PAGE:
Water Separation from Hydrocarbon

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If water separation is not a requirement, any of the vessel sizes meeting the surge volume and L/D requirements in Section 352 may be chosen. Otherwise, water separation must be checked. Using Equation 300-5 or 300-7 depending on the Reynolds number, compute the settling velocity for a 100-micron water droplet in hydrocarbon. Hydrocarbon residence time […]

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Shell Length and Diameter

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Shell Length and Diameter

Determine shell dimensions by trying various combinations of diameter, length, and liquid depth. For any trial diameter, the maximum liquid level is known from the vapor cross-section calculation above. The minimum liquid level is at a height of one-eighth diameter from the bottom. (See Figure 300-6.) The volume in between is hydrocarbon liquid surge. For […]

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Vapor Cross Section

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The cross-sectional area for longitudinal flow of vapor will be the largest of the following: 1. An area equal to 10% of the vessel cross section. 2. The area which results when the vertical height above the maximum liquid level (Dimension “D” minus Dimension “H” in Figure 300-6) is equal to 12 inches. 3. The […]

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Length of Vessel

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Length of Vessel

The minimum dimensions in Figure 300-5 are based on the experience and laboratory studies mentioned above. Use these dimensions or increase Dimension “C” if required for liquid residence time. If surge volume is unspecified, a minimum of 3 minutes residence time should be provided within the controllable range. For compressor protection, a minimum of 5 […]

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Design Gas and Liquid Rates

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Base design conditions and rates on examination of all likely plant operating cases. Provide flexibility for extreme operating conditions. A separator must not limit plant operation. The design liquid rate should include “slugs” that may occur during startup or upset operation.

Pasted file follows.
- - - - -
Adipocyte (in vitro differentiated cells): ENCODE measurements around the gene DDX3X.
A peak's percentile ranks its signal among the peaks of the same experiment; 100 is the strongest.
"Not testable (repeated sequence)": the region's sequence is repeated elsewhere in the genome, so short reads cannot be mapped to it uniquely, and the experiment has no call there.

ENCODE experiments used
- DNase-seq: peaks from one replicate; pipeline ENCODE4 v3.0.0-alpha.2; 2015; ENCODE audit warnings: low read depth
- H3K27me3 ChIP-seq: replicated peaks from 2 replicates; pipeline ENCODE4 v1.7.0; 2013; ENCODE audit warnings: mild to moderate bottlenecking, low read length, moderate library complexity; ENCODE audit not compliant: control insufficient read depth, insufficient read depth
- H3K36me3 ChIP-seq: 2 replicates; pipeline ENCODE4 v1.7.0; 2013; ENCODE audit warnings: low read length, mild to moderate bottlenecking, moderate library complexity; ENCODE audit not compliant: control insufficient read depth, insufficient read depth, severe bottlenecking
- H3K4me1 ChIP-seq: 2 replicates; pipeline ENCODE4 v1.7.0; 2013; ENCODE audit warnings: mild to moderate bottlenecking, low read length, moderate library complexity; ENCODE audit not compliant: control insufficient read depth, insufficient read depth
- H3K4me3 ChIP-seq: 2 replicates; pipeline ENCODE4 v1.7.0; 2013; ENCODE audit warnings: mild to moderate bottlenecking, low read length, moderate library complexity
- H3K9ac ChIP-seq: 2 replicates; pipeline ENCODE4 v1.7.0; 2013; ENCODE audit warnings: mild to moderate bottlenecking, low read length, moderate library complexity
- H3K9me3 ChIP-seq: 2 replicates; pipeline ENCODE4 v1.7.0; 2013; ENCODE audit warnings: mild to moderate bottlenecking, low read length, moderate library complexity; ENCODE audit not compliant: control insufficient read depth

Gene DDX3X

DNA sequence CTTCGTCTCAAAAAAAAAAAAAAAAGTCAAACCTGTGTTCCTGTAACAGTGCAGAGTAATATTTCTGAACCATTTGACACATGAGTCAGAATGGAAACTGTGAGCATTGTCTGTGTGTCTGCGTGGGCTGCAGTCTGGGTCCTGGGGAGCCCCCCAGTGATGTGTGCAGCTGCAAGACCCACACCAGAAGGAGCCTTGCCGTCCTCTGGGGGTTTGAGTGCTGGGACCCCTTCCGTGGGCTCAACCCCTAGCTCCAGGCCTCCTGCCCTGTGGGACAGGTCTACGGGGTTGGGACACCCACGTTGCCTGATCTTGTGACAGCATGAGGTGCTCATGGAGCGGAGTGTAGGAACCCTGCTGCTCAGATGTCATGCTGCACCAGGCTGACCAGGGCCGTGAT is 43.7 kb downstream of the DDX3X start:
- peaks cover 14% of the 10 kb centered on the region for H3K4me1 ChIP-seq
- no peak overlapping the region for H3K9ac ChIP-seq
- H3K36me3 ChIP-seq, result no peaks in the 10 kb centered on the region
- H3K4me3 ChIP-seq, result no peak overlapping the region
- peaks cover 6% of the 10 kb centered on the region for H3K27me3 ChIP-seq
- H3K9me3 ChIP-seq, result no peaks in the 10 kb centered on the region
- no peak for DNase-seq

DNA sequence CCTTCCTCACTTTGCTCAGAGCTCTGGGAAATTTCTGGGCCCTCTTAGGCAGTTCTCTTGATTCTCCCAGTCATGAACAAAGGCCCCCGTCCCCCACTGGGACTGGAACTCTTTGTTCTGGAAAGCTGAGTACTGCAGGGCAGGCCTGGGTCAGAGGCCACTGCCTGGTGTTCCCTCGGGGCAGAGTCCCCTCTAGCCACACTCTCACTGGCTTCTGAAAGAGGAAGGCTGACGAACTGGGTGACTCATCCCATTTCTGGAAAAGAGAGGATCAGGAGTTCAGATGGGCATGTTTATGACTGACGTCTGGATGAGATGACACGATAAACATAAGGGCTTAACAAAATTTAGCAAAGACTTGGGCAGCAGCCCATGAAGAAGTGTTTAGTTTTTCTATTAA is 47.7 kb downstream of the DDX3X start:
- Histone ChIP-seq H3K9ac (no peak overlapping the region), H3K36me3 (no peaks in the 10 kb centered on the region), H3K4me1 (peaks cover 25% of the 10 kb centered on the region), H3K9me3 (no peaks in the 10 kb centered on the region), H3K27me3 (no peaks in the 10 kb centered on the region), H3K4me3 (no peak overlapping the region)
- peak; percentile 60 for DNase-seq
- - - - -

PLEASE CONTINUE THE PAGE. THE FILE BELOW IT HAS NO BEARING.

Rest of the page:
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Design of Knockout Drums and Vertical Two Phase Separators

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The following design procedure is based on successful experience, plus some laboratory studies which indicate the desirability of the several internal baffles. (See Figures 300-4 and 300-5.) Vendors may use other criteria with or without other proprietary internals. Less conservative designs should not be accepted unless satisfactory performance has been demonstrated in a comparable application. […]

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Coalescers

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Coalescers

A knitted wire mesh pad coalescer may be used to improve separation of water from the hydrocarbon phase (Figures 300-4 and 300-7). Applications are based on experience. The pad acts by the same mechanism as a demister (Section 332). Use Yorkmesh Type 421 or equal, 1-foot thick. The pad is usually oriented vertically; liquid flow […]

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Separating hydrocarbon from water

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Separating hydrocarbon from water

Assume that a reflux drum operates at 100°F. The water leg should allow 100-micron oil droplets to “settle” upward. This will produce “good separation” of oil from water. If flow is laminar, we may substitute in Equation 300-5 and obtain the following equation (plotted in Figure 300-3) for allowable water velocity in the leg:

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Quality of Separation

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Measurement of droplet sizes (Dp) in industrial separators is impractical. We cannot verify the theoretical model; instead, we must rely on qualitative judgments. In general, when separators whose performance has been judged “good” are analyzed with the above terminal velocity correlations, it is found that the process conditions would theoretically allow 100-micron drops to settle. […]

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